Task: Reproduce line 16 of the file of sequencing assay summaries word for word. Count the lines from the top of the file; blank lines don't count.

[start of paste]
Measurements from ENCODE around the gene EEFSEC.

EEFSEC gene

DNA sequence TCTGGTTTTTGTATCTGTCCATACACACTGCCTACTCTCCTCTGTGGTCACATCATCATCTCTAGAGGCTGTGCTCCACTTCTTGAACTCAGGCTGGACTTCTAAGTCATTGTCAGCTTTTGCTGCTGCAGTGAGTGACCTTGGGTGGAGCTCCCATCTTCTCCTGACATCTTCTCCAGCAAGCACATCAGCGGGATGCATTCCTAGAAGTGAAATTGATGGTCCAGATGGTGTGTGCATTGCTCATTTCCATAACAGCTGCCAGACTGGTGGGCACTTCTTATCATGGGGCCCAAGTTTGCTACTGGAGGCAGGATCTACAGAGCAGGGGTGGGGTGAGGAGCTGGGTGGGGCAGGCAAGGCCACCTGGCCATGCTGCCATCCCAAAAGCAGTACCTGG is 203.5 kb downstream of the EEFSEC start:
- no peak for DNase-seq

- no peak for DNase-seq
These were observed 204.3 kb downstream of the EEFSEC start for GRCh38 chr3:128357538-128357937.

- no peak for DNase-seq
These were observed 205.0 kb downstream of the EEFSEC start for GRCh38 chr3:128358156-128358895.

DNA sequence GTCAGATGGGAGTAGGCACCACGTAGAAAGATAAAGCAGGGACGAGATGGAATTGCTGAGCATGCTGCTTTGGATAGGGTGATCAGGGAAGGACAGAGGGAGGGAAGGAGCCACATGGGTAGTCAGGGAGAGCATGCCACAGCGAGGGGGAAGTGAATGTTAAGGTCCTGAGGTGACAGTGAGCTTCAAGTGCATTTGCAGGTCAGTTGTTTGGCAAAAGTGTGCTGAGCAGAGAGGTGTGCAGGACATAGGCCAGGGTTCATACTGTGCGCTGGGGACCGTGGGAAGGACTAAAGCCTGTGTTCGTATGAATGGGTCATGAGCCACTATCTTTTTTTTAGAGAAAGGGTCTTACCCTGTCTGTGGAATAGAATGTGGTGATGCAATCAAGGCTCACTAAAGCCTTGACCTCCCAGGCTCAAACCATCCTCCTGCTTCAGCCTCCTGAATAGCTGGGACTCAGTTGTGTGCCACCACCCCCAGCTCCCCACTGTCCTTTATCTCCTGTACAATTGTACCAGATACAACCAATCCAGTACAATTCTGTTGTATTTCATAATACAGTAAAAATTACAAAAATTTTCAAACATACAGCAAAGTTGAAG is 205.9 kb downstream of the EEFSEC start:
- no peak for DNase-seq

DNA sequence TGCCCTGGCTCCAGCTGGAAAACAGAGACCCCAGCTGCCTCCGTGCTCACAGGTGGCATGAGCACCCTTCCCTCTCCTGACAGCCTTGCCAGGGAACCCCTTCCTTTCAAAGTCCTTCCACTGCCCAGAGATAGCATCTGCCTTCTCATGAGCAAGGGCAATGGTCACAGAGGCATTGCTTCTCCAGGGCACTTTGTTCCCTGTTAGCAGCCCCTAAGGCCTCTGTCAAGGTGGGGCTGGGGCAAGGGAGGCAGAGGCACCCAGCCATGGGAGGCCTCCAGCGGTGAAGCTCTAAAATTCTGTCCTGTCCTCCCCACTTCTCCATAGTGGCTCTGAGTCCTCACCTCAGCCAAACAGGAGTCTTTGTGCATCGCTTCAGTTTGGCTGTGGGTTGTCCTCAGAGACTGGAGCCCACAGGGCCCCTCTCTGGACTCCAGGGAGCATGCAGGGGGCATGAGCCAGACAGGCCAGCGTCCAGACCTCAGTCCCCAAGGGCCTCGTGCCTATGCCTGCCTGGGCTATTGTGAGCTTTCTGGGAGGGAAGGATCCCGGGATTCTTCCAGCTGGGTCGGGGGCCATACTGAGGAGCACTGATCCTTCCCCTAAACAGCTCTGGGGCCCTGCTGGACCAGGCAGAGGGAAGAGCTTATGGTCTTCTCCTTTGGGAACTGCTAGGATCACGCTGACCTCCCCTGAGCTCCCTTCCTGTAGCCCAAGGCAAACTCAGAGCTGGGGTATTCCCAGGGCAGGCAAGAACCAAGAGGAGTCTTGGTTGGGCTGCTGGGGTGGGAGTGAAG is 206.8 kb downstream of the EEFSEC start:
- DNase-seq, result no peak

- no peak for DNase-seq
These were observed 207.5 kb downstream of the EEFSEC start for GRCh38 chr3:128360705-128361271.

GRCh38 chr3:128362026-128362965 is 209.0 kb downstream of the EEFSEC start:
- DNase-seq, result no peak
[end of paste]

- DNase-seq, result no peak